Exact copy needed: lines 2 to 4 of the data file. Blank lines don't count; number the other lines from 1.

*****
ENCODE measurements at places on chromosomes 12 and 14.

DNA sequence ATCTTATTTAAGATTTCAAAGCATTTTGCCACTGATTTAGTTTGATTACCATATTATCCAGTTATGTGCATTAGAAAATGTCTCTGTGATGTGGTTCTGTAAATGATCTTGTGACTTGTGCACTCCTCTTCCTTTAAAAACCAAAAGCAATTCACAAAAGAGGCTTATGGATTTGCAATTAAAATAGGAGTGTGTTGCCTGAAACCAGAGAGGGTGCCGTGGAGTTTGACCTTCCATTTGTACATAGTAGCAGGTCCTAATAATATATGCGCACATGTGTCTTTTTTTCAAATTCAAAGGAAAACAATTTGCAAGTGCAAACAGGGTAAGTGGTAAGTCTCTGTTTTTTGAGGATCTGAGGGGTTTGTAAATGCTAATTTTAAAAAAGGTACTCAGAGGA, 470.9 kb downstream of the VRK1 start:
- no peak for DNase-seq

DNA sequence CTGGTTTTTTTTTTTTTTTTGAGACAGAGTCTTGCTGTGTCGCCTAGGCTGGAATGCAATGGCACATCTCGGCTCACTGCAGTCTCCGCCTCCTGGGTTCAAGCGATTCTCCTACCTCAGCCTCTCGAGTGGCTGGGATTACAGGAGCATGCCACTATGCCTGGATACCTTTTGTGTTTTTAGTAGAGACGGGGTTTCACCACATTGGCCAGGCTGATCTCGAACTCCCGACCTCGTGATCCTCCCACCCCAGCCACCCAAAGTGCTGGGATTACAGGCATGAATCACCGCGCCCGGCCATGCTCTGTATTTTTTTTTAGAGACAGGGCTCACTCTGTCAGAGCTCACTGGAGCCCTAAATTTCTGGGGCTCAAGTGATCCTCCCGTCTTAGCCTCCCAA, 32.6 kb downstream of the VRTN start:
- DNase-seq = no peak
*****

DNA sequence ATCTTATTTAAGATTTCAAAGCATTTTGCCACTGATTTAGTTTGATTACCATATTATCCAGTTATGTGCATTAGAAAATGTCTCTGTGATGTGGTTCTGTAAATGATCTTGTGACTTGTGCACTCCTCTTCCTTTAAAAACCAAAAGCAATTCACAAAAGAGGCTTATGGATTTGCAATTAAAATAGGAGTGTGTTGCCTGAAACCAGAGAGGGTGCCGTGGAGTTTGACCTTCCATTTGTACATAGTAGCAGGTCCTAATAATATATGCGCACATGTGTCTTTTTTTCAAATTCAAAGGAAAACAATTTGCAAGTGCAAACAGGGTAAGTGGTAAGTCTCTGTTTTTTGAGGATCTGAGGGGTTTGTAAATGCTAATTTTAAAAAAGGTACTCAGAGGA, 470.9 kb downstream of the VRK1 start:
- no peak for DNase-seq

DNA sequence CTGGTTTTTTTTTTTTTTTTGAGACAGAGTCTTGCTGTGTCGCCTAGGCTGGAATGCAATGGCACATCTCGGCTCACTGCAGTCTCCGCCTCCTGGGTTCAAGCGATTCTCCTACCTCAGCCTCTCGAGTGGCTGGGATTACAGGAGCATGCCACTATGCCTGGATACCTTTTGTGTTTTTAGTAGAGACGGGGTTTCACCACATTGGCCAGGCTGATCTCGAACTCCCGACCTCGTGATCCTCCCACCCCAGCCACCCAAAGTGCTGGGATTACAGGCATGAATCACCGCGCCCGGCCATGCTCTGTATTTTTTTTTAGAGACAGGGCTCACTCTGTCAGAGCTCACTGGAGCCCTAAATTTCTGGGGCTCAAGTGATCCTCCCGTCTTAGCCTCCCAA, 32.6 kb downstream of the VRTN start: